St. Thomas holds ceremony on International Overdose Day


Lisa Kirk couldn’t handle the pain of losing her children.

“I took as many as 100 pills at once,” says Kirk who was sitting on the bench in front of the Grace Café in St. Thomas, Ont. on Wednesday. 

“I gave up totally after losing my children and I couldn’t handle it. It was pain, and I didn’t need that much, but I thought I did. Your mind sometimes say to you, ‘You need this,’ and for whatever reason you do it,” she explains.

Kirk shared her story to CTV News London on International Overdose Awareness Day. The goal of the day is to reduce stigma and shame surrounding those who have overdosed.

A proclamation was read in front of St. Thomas City Hall and speakers from those on the front lines of the opioid crisis shared their message.

“People use for many reasons,” says Amanda Zielinski, volunteer coordinator with The Nameless, a street-level harm reduction outreach group.

“Pain management, the result of emotional pain, trauma and mental health. All these things are either diagnosed or undiagnosed and they just compound into so much pain and that it creates the only thing that can take it away is self medication,” she explains.

The City of St. Thomas, Ont. marked International Overdose Awareness Day with a ceremony and flag raising ceremony on August 31, 2022. (Brent Lale/CTV News London)

The Middlesex-London Health Unit (MLHU) released some staggering statistics Wednesday.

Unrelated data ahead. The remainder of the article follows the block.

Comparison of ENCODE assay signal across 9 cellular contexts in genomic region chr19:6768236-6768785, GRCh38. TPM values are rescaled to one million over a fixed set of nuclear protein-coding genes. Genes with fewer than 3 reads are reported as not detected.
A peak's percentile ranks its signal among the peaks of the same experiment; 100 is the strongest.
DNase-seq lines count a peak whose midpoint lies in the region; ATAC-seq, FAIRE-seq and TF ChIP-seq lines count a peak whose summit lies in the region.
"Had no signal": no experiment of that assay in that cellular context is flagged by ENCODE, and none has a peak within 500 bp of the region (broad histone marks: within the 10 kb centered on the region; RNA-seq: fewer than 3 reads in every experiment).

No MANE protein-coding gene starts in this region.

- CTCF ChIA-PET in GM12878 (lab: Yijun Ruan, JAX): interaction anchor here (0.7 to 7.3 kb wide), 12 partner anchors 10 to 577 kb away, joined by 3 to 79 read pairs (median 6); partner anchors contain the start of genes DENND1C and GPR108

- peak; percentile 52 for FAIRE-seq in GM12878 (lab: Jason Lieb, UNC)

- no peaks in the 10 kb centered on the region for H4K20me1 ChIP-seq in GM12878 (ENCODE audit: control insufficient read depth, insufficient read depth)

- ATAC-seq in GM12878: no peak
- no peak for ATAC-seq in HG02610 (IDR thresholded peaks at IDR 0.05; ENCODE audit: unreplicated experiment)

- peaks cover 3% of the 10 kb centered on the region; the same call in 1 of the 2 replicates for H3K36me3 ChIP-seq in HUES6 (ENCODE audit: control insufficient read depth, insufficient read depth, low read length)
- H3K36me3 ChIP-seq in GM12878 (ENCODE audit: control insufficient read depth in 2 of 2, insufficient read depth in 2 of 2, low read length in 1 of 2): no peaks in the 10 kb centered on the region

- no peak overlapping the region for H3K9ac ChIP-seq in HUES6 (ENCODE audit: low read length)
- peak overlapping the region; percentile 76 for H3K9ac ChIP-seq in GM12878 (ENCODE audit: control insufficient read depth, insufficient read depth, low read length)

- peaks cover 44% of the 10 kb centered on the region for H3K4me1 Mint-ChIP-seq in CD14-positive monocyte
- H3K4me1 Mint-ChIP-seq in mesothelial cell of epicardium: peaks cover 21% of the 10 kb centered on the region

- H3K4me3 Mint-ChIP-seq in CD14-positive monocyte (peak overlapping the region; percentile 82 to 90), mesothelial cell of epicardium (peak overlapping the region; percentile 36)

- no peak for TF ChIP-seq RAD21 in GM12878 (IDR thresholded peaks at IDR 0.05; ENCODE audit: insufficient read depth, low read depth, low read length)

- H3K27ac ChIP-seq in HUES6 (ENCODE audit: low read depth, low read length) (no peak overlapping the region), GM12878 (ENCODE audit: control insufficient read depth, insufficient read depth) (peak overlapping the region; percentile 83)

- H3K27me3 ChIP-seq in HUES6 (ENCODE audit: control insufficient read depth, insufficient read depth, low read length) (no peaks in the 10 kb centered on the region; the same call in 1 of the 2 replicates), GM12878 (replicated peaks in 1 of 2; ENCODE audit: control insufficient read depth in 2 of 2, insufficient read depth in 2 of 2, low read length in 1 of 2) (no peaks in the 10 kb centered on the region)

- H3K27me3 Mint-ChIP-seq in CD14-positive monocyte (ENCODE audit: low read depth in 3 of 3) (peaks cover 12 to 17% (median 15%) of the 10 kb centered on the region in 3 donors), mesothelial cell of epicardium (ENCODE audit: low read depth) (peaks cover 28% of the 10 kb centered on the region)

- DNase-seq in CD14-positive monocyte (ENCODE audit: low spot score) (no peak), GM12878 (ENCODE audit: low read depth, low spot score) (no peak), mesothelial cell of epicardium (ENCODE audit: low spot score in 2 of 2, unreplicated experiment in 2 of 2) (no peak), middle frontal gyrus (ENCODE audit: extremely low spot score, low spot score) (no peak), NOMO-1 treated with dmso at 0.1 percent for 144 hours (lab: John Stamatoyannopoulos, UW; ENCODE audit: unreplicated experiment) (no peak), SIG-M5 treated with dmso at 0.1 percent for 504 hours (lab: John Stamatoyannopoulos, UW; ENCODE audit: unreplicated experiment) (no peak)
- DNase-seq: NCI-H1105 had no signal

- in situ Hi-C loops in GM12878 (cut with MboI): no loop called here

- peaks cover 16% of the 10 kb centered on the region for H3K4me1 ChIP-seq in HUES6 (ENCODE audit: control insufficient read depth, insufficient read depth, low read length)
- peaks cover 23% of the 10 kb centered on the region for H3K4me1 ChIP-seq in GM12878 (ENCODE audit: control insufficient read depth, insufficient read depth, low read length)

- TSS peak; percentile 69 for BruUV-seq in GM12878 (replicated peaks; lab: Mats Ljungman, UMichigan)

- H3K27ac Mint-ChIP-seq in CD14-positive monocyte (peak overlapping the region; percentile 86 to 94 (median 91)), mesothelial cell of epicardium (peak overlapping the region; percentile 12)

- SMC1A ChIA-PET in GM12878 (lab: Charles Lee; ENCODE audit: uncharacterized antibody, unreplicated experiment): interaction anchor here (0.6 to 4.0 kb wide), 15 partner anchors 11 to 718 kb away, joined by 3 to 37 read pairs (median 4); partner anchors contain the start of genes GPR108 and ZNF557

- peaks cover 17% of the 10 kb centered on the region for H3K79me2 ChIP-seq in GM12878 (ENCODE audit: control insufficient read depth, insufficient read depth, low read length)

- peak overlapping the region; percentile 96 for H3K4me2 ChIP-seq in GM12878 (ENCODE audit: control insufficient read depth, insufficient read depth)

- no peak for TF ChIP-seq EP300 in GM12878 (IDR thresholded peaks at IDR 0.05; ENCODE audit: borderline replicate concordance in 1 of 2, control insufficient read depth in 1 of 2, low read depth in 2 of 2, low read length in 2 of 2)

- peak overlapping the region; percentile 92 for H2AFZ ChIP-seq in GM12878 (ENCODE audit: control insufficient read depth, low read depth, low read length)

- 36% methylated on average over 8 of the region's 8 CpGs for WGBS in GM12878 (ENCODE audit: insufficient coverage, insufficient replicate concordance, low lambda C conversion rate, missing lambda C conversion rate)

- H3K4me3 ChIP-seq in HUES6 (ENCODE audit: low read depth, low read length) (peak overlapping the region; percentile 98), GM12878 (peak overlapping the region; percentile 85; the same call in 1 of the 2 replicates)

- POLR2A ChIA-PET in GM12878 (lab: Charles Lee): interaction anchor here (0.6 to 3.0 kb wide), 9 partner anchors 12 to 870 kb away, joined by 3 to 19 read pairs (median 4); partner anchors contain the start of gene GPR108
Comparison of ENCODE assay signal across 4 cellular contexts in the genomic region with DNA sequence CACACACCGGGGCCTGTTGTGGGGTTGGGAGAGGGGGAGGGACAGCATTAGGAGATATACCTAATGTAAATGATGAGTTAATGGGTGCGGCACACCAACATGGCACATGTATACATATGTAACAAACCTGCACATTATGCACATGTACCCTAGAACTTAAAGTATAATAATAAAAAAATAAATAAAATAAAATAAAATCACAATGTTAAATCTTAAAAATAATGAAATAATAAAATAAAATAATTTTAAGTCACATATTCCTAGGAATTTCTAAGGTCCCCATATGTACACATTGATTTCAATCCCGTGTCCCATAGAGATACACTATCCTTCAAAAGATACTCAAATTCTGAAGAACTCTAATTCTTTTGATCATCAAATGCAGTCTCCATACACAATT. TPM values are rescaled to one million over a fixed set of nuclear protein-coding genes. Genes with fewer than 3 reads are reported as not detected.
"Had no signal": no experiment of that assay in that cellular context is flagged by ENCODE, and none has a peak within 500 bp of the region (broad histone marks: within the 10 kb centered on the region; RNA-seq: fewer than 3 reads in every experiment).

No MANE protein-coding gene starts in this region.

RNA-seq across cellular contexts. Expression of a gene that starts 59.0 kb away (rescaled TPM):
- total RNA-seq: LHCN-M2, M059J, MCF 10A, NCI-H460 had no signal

They distributed more than 12,000 naloxone kits in 2021, it also received reports of 1,139 overdoses last year.

They say those numbers are in addition to sharp increases in emergency department visits associated with opioid poisonings (545 in 2019, 729 in 2020, and 1,037 in 2021), hospitalizations (75 in 2019, 83 in 2020, and 127 in 2021), and deaths (60 in 2019, 101 in 2020, 2021 data is not yet available).

“Behind each one of those numbers is a story, a person, a family member and a human being for whom we need to cherish,” says Dr. Alex Summers, MLHU medical officer of health.

He adds, “Even in the absence of death data from 2021, we know that this crisis is worsening. The number of deaths in emergency department visits go up in 2021. And that’s a decent indicator of what we would have anticipated in deaths as well.”

The Nameless says it has been a difficult year. Just a few months ago, the community lost three visibly homeless individuals, who were experiencing mental health issues.

“The drug supply at that point we determined was being cut with so many other things that someone might think they’re taking one drug, but they’re actually taking three or four other ones and that’s what’s causing people to overdose,” says Zielinski.

One of them died in the bathroom of the Grace Café. Kirk says she was there, and describes what she remembers from the incident.

“I was waiting for the bathroom, and there hadn’t been an answer in quite a while,” recalls Kirk.

“It must have been five minutes, but it seemed like forever. They pulled him out of the bathroom, and I looked at his face and I thought it’s too late. I want to try and I’ve never given anybody Narcan like that, so I didn’t know what to do. It was hard to sit there and watch that,” she adds.

Kirk says she’s given up using pills, has turned her life around and has even got off the streets.

“I think that’s why I am where I am today,” says Kirk. “I’ve watched it too many times. I’ve seen it play over in my head about people dying and I can’t take it.” 



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